The Controlled Environment Laboratory for Life Sciences (CELLS) at Limerick Institute of Technology in Ireland welcomed news that the EU would fund a two-year senior fellowship exchange for Dr Gary Stutte, a leader in hydroponic-based controlled environments, space agriculture and horticulture.
Stutte’s experience helped put the Limerick Institute on the map as a controlled plant-production environment. He has also helped to develop CELLS’ capacity to produce bioactive ingredients in functional foods – products with potential health benefits beyond basic nutrition – from such sources as agricultural plants, algae, bryophytes and lichen.
His CV reads like the captain’s log for the USS Enterprise in the Star Trek TV series. He led research to define the impacts of space flight and controlled environment conditions on the growth, development, physiology and molecular biology of certain plants.
This included the PESTO (‘Photosynthesis experiment system testing operation’) project – arguably the most complex plant-growth experiment that the US National Aeronautics and Space Administration (NASA) has ever conducted in space. The research, conducted in 2002 on-board the International Space Station, led to the publication of highly referenced papers in major plant biology journals, such as Planta.
Stutte has also put his theories into practice by adapting specialised growth chambers for research on how environmental conditions affect the productivity of plants and their nutraceutical value.
A typical example of a recent nutraceutical – a food product that provides health and medical benefits – is omega-3 fatty acids, which are added to margarine to help keep brains healthy.
But all this sci-fi-sounding work has very earthly applications, addressing the growing demand for safer, healthier, higher-quality food to meet the expanding list of specific consumer dietary needs.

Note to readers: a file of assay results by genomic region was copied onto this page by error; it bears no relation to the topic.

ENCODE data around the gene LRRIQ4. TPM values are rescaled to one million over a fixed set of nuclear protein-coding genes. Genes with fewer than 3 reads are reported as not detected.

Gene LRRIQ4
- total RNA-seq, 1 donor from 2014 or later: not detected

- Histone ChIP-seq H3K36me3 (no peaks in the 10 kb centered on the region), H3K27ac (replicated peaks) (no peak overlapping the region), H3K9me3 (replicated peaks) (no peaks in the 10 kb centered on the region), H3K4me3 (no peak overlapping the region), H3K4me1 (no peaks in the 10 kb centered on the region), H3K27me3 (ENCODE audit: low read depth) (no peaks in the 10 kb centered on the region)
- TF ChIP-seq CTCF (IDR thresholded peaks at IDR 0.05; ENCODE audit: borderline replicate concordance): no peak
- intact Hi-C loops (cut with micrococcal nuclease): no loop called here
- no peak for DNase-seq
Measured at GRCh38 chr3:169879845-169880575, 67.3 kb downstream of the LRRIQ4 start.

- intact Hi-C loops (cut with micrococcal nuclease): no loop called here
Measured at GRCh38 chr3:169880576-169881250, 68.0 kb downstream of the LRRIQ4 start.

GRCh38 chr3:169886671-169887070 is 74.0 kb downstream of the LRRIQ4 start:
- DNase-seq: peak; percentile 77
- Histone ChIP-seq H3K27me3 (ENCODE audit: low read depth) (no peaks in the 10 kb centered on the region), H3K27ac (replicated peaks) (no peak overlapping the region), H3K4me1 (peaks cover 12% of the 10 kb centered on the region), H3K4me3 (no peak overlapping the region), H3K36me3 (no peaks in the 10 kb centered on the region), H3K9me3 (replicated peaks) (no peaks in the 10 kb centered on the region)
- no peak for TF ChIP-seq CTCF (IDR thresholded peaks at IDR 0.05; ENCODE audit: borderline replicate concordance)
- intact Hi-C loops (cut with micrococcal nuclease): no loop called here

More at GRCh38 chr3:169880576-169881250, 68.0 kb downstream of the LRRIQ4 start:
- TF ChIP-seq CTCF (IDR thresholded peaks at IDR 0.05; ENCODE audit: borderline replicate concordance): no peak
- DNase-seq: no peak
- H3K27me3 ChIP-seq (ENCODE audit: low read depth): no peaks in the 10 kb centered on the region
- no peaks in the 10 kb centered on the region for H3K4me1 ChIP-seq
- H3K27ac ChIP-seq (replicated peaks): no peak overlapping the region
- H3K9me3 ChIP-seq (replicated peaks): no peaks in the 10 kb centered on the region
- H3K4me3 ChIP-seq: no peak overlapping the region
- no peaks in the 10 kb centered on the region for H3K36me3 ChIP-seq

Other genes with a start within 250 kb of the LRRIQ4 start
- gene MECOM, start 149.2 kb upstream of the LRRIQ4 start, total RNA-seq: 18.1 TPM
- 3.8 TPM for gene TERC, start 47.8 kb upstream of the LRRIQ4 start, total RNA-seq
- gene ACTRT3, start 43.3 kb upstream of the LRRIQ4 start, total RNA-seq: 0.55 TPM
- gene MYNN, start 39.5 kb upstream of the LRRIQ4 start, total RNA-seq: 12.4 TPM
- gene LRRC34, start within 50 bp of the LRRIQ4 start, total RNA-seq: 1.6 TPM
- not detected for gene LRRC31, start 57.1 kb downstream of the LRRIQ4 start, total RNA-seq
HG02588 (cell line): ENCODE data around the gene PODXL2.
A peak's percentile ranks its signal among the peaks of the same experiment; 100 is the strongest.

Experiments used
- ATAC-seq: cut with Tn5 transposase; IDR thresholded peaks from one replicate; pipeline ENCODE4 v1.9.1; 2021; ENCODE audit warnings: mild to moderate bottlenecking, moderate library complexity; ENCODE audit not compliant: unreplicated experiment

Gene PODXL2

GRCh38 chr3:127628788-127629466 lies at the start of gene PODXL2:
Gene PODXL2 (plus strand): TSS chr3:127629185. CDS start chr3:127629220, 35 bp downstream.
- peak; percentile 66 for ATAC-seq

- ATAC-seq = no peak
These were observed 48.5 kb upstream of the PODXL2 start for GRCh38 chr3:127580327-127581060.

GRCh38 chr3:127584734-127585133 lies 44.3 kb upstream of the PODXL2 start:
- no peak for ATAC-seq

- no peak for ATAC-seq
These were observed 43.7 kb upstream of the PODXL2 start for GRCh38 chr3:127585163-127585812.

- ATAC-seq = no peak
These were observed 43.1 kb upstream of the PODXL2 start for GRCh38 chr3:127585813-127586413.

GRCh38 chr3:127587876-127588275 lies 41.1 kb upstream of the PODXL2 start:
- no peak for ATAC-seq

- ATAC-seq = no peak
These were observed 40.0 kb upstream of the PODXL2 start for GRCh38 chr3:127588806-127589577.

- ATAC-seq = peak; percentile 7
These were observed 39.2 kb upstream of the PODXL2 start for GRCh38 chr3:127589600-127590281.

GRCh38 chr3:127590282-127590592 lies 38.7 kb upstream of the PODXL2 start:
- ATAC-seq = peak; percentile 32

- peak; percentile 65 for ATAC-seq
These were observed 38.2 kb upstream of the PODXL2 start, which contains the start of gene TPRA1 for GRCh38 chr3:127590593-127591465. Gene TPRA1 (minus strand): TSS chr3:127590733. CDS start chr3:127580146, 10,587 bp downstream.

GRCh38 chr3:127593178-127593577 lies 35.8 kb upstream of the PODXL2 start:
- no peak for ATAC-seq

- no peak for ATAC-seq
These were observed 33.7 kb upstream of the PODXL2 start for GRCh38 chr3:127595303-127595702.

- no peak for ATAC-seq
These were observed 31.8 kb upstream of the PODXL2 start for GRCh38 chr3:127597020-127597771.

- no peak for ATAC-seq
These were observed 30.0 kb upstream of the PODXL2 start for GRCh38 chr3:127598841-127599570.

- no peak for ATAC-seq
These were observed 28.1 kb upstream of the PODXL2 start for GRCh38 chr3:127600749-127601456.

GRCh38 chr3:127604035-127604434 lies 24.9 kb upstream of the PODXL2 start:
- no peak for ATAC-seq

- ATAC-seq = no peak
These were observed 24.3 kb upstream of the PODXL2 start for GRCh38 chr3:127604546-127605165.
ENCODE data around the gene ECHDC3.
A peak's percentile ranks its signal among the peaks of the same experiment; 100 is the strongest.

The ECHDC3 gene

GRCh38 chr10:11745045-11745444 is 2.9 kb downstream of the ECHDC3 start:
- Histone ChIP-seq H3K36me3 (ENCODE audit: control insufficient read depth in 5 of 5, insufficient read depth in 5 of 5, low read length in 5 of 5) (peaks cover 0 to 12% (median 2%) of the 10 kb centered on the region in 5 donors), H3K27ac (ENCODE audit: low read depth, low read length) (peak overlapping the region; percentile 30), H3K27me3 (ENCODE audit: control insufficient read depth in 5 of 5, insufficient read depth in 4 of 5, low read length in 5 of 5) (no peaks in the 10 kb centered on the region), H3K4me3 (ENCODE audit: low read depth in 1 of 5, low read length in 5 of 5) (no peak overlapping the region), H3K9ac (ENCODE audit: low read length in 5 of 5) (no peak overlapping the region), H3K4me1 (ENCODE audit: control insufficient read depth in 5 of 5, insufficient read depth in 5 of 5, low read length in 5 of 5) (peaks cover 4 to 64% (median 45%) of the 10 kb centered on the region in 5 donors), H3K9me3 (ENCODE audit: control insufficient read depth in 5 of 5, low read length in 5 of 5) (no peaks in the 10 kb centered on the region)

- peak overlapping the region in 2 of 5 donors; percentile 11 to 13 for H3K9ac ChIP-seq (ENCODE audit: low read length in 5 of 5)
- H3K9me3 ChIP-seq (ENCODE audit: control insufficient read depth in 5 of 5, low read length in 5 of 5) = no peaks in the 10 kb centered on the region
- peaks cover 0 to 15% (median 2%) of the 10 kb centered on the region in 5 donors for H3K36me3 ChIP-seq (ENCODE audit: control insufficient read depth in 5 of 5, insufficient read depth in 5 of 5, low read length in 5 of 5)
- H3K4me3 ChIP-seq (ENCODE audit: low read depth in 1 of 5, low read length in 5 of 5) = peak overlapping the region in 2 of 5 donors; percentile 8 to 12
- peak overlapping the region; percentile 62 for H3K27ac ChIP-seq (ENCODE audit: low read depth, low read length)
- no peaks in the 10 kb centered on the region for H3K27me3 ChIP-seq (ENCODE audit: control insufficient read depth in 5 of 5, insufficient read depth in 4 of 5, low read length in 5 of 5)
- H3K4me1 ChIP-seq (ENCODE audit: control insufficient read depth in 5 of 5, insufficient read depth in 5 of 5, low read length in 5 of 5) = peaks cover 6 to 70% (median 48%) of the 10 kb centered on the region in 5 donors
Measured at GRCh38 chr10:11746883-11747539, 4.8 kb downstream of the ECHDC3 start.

Space is like a laboratory for studying how living organisms respond in the absence of gravity, explains Stutte, which ultimately reveals how they have adapted to conditions on Earth. This understanding leads to methods for increasing crop yields, promoting healthier organisms, and improved products.
“For example, by learning how beneficial bacteria and fungi identify a host plant in the absence of gravity, we hope to develop tools for promoting those relationships on Earth. These mutually beneficial relationships are critical to maintaining food supplies by improving plants’ stress tolerance, reducing losses to disease, and minimising the need for chemical fertiliser,” Stutte continues.
On the map
As a relatively new centre for controlled environment horticulture, CELLS was eager to gain from Stutte’s vast experience, which has included stints with the renowned Dynamac Corporation at the Kennedy Space Center, USA.
Before securing Stutte as a fellow, CELLS had acquired four customised lab-quality plant-growth chambers. So the news in 2011 that CELLS had obtained EU funding to bring Stutte to Ireland was a unique opportunity to match some of the best facilities with the best brains in the business.
“By using controlled environment technology, organisms such as moss, algae and lichens can be studied, and techniques developed to use them as sustainable sources of protein for food and feed, oil for biofuel, and bioactive compounds to support the biopharmaceutical and nutraceutical markets in the EU and beyond,” notes Stutte.
He applies the plant growth-chamber facilities to the biochemical and biological analysis of plants. Along with the CELLS Research Group, Stutte has advanced capabilities to assess and monitor bioactive quality during the growth process using such research techniques as biochemical profiling and biometric tools.
The CELLS Marie-Curie project was funded by the EU as an International Incoming Fellowships activity.